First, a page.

For MinGW C++ applications, we recommending building with static libstdc++ libraries. Pass -static-libgcc -static-libstdc++ to g++ to request this. These static libraries contain frame pointer optimizations but Dr. Memory automatically enables the -no_callstack_use_top_fp runtime option for MinGW applications.

Here is a sample command line for MinGW:

i686-pc-mingw32-g++.exe -static-libgcc -static-libstdc++ -ggdb -o myapp.exe myfile1.cpp myfile2.cpp

Windows Cygwin: Not Supported

Currently there is no support for applications built with Cygwin gcc or g++.

The regular Dr. Memory build can be executed just fine from a Cygwin shell when targeting non-Cygwin applications.

Android

Build your application using the Android NDK and copy it over to your device. Be sure to compile with debugging information included and to disable FPO, as described in For All Platforms.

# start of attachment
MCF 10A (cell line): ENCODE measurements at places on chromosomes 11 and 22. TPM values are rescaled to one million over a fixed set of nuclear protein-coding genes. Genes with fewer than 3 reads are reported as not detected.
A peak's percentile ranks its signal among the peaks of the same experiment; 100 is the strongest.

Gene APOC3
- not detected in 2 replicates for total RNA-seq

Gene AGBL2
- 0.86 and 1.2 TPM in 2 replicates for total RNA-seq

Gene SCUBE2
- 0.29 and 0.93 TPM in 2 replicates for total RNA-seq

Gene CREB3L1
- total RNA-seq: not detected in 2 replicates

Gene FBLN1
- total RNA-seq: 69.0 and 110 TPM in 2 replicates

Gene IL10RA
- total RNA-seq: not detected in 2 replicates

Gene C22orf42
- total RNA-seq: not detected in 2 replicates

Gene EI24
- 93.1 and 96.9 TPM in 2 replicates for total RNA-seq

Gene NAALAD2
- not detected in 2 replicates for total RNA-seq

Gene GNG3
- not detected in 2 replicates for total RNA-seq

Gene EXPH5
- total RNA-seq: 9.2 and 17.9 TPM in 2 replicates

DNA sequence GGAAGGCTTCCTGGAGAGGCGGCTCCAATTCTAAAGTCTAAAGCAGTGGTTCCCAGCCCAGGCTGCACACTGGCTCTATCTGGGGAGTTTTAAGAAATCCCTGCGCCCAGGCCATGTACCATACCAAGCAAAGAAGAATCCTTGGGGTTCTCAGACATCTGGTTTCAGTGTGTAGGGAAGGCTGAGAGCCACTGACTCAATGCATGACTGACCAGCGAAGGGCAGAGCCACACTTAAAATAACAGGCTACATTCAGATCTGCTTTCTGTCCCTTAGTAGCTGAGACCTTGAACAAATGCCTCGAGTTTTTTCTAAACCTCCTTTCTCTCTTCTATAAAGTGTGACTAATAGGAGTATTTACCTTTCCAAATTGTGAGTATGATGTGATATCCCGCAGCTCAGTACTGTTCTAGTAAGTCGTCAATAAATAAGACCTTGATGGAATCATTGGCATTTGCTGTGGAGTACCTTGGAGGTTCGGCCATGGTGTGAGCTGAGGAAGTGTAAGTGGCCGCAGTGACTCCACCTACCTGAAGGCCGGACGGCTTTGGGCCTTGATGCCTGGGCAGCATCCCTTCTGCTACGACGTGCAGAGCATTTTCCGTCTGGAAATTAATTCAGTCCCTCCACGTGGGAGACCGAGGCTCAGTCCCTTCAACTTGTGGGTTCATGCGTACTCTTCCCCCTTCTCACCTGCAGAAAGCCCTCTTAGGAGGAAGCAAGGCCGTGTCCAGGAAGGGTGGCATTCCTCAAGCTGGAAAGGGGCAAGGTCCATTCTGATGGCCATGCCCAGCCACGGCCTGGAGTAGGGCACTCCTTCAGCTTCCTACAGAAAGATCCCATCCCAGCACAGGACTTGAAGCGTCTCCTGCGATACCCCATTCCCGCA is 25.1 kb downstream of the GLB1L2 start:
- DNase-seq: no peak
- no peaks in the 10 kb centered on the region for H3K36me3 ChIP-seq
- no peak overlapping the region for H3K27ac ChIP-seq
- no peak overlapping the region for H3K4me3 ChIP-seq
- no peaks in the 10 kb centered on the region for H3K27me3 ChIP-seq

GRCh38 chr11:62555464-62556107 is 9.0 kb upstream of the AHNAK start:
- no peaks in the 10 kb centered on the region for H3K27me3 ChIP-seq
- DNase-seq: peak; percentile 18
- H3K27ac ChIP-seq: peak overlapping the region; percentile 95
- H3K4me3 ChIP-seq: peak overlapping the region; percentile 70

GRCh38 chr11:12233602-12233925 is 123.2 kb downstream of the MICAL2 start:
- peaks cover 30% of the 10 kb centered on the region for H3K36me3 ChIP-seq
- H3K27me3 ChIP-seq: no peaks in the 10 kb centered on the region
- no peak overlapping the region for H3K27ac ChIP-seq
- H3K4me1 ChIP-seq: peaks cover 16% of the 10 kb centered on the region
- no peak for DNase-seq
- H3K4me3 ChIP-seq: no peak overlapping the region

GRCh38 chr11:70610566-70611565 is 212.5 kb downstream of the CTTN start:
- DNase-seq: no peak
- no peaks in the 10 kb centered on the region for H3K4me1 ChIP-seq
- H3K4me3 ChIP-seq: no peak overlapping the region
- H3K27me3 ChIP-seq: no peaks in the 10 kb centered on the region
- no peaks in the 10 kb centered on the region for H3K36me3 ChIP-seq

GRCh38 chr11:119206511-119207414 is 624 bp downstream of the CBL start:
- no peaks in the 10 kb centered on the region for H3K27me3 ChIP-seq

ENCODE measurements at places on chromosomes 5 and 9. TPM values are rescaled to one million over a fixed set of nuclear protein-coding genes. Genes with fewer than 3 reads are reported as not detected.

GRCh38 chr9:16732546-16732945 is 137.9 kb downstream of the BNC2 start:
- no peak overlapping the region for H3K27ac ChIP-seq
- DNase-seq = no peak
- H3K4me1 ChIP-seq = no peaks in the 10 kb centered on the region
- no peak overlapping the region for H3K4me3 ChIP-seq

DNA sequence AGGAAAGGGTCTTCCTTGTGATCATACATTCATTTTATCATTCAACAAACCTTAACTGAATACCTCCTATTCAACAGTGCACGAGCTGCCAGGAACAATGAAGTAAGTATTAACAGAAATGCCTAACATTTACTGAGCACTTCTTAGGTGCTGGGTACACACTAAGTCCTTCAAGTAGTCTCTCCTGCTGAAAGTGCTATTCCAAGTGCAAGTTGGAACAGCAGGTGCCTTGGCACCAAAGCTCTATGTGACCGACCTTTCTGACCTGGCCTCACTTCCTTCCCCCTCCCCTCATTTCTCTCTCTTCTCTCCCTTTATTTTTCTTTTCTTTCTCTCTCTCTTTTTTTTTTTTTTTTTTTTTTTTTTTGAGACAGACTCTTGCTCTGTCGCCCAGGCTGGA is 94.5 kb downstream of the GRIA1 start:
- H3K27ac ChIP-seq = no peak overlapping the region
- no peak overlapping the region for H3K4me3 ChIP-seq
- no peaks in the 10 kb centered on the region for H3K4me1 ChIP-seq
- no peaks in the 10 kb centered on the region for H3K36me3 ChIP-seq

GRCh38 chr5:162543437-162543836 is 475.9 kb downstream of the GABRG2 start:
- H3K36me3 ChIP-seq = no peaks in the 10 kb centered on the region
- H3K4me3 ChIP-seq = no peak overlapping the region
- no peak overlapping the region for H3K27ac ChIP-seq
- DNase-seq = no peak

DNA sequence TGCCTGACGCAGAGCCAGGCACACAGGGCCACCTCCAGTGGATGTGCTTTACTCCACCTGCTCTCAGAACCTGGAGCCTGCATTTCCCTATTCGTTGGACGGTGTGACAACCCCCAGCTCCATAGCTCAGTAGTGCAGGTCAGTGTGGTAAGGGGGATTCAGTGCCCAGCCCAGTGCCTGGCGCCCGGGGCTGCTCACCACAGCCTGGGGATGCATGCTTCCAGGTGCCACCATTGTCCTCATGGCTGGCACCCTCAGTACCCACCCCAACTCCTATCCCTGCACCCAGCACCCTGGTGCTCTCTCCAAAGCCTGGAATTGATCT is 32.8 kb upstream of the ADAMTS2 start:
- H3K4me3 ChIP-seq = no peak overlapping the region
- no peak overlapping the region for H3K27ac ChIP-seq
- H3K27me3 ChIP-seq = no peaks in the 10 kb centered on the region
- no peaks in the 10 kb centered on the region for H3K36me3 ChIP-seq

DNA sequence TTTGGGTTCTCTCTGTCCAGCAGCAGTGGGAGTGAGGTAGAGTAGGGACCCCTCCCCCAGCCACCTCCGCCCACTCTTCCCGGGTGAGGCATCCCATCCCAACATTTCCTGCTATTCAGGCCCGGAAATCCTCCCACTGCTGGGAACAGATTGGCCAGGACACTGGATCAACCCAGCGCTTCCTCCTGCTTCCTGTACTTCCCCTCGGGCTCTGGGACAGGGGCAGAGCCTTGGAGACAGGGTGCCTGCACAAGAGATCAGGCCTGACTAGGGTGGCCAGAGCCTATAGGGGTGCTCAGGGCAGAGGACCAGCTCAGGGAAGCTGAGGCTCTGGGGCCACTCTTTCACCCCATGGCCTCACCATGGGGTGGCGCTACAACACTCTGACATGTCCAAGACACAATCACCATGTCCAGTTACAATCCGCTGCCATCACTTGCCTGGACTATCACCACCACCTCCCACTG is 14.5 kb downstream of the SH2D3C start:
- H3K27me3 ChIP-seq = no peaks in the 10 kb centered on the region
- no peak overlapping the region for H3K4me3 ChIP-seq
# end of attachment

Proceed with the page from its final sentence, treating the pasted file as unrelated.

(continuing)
While Java applications are not yet officially supported, we welcome contributions to help work toward full Android Java support. To launch an Android Java application under Dr. Memory, use a wrapper script and point at the script via the logwrapper property set on your application's name prefixed by wrap.. For example, if your application's name is com.myco.appname, set the property for wrap.com.myco.appname, truncating to 31 characters:

setprop wrap.com.myco.appname "logwrapper /system/xbin/wrap.sh"

The wrapper shell script should contain the command line prefix you wish to use to launch your application under Dr. Memory. It should also set TMPDIR to point to the directory for your application, which is a location where SElinux allows writing:

#!/system/bin/sh
export TMPDIR=/data/data/com.myco.appname
exec /system/xbin/drmemory/bin/drmemory -- $@

See also the information on SElinux and writable directories under Installing on Android. Be sure to place the Dr. Memory binaries and the wrapper script in an executable location, such as /system/xbin. Alternatively, disable SELinux via setenforce 0.